By Celia Clarke

The widespread effects of the COVID-19 pandemic on the horse world continue to surprise even the most hardened viewers of equestrian politics. In a year when the WBFSH had to cancel all of its usual face-to-face General Assembly and its related seminars, workshops, visits, and social events, and the worldwide sport horse breeding industry had suffered considerable financial loss due to the cancellation of many spectator-reliant events, the surprisingly upbeat tone of President Jan Pedersen’s introductory remarks and annual report to the now Zoom-based General Assembly came as a pleasant relief to many. Some 110 on-line participants representing 50 studbooks voiced scepticism of both the ‘new’ technology and the ‘new normal’, especially the more senior ‘virtual’ attendees.
However, Jan Pedersen set the tone of the General Assembly from the outset with a rallying cry for ‘onwards and upwards’, when he highlighted the fact that neither the number of breeders nor the number of coverings had decreased in 2020, and the new format of on-line auctions was proving very popular. (They have now joined by equally successful ‘hybrid’ auctions.)
He also pointed out that the increasingly swift development and progress of such projects as the Strategic Plan for 2021 to 2025, and the soon to be formally announced and launched Studbook Data Services scheme were in many ways the result of having to adapt to a different Covid-driven approach to planning and meetings. This had led, in turn, to a more efficient and, in many cases, a considerably more innovative approach to a variety of WBFSH projects, both managerial and scientific.
Sadly, some prestigious ‘live’ events, such as the presentation of the studbook and breeder awards (now had to be arranged remotely), the cancellation of the showjumping WBCYH, and the dressage world championship for young horses postponed until December when it’ll take place exceptionally indoors. Thankfully, the eventing WBCYH was able to take place, but behind closed doors in terms of spectators.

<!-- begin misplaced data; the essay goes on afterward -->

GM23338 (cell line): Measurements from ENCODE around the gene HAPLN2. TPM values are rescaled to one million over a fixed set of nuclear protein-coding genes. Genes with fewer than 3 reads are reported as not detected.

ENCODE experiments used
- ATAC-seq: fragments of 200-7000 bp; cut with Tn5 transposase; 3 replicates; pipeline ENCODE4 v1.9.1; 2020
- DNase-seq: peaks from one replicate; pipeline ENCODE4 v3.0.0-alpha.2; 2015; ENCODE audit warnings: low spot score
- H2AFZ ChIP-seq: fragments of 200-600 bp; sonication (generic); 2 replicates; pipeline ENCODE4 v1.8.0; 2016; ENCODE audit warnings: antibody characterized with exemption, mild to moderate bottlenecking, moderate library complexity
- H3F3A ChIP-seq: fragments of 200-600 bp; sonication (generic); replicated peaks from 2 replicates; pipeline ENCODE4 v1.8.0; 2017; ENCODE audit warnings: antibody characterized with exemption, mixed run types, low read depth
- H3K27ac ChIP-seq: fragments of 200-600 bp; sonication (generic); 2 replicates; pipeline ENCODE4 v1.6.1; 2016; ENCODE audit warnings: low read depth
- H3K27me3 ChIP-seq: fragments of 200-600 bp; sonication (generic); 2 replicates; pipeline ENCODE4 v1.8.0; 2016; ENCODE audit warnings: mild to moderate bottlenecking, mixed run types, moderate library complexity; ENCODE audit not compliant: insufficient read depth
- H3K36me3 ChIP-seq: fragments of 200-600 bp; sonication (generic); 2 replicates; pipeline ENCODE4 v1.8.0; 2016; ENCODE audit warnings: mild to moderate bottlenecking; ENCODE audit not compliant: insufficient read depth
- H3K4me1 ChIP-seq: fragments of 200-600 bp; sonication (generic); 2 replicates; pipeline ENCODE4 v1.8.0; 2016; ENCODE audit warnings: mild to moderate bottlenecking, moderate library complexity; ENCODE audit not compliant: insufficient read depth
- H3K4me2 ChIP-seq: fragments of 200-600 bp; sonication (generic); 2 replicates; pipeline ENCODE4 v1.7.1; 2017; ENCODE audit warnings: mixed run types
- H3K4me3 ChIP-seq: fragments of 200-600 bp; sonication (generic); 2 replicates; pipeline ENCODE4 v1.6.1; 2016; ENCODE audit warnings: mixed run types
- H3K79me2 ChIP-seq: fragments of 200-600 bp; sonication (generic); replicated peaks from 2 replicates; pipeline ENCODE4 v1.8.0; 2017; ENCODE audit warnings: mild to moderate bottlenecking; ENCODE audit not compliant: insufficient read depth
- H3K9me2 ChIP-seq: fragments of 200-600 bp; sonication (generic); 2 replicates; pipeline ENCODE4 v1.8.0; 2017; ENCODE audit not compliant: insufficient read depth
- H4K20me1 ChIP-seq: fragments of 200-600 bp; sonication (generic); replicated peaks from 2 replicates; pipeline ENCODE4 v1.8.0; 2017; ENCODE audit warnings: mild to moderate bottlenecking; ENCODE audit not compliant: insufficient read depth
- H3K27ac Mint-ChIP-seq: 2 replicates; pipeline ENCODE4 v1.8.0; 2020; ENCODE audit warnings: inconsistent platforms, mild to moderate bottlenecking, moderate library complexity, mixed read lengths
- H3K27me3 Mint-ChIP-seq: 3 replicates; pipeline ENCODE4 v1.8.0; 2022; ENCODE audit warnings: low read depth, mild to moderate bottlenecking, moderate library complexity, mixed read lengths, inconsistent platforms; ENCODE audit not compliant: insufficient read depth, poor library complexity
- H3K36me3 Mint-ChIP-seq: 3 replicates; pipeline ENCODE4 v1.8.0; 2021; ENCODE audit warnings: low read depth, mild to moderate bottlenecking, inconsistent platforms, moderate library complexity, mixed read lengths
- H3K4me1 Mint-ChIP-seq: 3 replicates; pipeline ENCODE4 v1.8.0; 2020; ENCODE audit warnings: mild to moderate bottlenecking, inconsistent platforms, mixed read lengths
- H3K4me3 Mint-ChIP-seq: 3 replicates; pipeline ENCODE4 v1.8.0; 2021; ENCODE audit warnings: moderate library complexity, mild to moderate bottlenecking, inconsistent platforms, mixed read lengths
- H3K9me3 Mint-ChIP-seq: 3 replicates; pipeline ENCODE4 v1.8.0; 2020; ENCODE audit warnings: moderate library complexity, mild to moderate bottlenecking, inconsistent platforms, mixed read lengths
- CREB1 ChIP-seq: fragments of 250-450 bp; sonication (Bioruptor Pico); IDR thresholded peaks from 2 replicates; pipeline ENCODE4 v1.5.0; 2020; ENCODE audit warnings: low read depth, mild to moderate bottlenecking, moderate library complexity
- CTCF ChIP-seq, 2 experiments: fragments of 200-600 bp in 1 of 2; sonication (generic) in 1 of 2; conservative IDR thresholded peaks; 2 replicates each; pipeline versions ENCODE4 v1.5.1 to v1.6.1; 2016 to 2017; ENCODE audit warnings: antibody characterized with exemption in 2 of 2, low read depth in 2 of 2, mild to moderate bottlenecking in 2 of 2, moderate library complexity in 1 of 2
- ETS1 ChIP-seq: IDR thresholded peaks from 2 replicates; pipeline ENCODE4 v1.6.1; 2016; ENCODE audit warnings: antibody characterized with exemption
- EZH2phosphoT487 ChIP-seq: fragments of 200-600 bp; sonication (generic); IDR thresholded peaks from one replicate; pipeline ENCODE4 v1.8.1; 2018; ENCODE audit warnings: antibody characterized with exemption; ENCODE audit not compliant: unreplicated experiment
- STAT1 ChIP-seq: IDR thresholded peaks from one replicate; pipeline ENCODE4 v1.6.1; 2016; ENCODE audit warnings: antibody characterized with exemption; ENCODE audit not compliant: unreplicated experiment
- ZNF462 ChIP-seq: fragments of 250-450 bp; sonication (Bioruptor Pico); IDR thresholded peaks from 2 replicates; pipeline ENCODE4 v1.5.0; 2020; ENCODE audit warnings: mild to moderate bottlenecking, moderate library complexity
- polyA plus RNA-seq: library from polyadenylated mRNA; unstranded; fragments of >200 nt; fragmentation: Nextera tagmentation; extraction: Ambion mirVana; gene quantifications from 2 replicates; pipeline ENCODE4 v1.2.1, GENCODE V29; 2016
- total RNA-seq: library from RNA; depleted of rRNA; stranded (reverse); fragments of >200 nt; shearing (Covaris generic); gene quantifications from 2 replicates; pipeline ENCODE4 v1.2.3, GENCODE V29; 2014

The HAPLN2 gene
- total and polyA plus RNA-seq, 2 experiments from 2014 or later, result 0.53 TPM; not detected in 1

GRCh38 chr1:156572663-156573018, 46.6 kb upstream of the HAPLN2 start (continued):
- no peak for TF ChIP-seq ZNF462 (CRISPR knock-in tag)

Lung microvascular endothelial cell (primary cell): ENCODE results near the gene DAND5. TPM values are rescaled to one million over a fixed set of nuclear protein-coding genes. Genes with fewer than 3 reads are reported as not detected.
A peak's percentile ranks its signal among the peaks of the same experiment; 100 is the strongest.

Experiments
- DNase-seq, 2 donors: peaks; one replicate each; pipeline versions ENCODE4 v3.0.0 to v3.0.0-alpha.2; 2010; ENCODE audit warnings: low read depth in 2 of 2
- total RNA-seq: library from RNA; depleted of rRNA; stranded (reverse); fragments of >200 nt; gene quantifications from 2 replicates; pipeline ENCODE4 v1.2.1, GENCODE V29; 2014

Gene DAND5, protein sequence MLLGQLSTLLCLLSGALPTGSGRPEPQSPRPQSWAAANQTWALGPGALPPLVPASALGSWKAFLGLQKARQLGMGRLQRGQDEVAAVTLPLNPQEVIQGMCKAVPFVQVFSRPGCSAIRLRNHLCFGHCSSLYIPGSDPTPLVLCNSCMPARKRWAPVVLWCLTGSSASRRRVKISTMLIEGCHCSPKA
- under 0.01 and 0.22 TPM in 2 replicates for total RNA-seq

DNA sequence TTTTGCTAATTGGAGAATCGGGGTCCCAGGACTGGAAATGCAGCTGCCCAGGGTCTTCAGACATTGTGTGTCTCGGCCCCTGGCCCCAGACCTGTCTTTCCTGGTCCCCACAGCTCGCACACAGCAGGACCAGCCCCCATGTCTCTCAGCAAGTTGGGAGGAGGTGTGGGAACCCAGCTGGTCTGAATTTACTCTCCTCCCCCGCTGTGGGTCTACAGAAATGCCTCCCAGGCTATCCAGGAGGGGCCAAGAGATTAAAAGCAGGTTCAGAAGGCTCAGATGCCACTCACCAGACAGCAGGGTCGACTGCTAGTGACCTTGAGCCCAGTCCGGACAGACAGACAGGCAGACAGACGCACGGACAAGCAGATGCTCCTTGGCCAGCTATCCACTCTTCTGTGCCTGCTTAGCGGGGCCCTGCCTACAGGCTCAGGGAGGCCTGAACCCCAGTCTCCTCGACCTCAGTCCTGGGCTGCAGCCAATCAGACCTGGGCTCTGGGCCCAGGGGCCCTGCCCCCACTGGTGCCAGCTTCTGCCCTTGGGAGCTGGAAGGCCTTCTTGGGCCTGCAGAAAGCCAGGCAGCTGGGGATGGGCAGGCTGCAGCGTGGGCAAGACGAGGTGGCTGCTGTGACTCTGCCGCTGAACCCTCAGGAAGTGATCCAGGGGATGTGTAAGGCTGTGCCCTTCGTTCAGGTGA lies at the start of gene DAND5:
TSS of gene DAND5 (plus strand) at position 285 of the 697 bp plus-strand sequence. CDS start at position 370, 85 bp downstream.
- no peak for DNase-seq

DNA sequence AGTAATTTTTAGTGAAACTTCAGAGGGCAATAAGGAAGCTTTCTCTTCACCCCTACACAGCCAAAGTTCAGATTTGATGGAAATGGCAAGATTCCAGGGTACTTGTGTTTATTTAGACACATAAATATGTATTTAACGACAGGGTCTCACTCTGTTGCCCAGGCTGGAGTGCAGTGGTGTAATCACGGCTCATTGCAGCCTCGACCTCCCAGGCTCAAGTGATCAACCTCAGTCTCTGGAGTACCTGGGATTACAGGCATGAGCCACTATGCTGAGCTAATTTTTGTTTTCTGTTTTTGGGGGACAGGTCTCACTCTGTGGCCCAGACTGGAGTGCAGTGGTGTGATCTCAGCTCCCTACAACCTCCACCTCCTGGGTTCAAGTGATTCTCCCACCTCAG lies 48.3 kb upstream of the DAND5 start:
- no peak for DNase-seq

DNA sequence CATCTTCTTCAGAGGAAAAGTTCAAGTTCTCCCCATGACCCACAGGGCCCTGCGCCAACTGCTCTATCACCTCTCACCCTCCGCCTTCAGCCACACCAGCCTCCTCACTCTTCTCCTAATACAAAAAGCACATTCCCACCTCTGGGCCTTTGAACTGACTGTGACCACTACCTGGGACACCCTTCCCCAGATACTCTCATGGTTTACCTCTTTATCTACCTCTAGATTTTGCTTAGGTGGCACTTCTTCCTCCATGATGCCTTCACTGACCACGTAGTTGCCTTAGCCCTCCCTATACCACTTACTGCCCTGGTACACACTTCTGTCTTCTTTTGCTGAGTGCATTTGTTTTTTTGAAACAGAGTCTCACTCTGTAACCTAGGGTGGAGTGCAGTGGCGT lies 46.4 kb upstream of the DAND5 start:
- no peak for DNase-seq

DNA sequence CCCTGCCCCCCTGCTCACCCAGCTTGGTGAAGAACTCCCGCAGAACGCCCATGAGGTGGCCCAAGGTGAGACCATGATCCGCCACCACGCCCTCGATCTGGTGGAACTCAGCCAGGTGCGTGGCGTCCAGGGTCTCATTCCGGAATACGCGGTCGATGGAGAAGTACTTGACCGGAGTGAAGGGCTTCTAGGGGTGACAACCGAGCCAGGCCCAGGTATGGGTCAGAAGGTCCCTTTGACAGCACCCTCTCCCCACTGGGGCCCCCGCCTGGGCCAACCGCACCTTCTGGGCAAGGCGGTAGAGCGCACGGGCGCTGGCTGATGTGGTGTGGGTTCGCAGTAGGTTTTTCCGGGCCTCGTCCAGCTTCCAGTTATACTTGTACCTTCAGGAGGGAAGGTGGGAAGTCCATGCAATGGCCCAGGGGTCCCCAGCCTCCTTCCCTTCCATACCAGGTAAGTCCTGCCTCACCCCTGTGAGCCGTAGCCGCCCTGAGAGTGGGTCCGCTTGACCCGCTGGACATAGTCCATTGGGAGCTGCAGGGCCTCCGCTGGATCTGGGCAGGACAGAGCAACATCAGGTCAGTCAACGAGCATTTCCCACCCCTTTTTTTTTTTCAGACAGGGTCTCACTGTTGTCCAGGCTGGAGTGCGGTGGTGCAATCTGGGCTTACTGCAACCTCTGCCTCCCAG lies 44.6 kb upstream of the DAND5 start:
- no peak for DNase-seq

The five-year plan

The major project since the last General Assembly has been the development of the Five-Year Plan for 2021 to 2025. This had taken place under the guidance of Jan Paul Steenburgen, who — as the President pointed out -- had also played a key role in the development of the previous and very successful plan.
The new plan has now been adopted by the Board and as such it requires the WBFSH to:
1 Position the WBFSH as the overarching representative body for sport-horse breeding (by developing all-encompassing policies, developing incentive programmes and advocating, representing and lobbying for the sport horse breeding industry)
2 Become a service provider for the entire sport-horse breeding value chain (by maintaining and aligning its services for studbooks, developing additional services for the breeding community, and creating additional and direct sources of revenue)
3 Advancing sport-horse breeding worldwide (by supporting international exchanges in breeding information for sport, developing a public presence and delivering strategic projects), and
4 Developing its collaboration and operating model (by developing a collaboration platform, enhancing the professionalism of the operating model and attracting additional resources).
Naturally these objectives were referenced in a number of subsequent General Assembly presentations, most directly concerning the priorities of the current and future marketing plan, which – based on research done by WBFSH General Manage Nadine Brandtner – has identified that the WBFSH currently flies below the radar of many potential audiences and sponsors.
In order to improve its marketing profile, the WBFSH therefore needs to refresh and modernise its image and internet presence by becoming more mobile friendly. The involvement of the WBFSH in the development of International Breeding Values (IBV) – based chiefly on the format already used for cattle -- was another key opportunity for collaboration and increased market profile, as was its now close formal links with World Breeding News... To read the complete article you need to be a subscriber